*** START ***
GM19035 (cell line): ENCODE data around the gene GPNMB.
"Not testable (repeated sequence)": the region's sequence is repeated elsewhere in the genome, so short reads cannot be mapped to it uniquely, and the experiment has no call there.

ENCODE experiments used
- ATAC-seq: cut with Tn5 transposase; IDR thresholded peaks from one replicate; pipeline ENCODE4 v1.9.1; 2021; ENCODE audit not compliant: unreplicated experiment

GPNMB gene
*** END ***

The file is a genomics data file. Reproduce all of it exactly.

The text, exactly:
GM19035 (cell line): ENCODE data around the gene GPNMB.
"Not testable (repeated sequence)": the region's sequence is repeated elsewhere in the genome, so short reads cannot be mapped to it uniquely, and the experiment has no call there.

ENCODE experiments used
- ATAC-seq: cut with Tn5 transposase; IDR thresholded peaks from one replicate; pipeline ENCODE4 v1.9.1; 2021; ENCODE audit not compliant: unreplicated experiment

GPNMB gene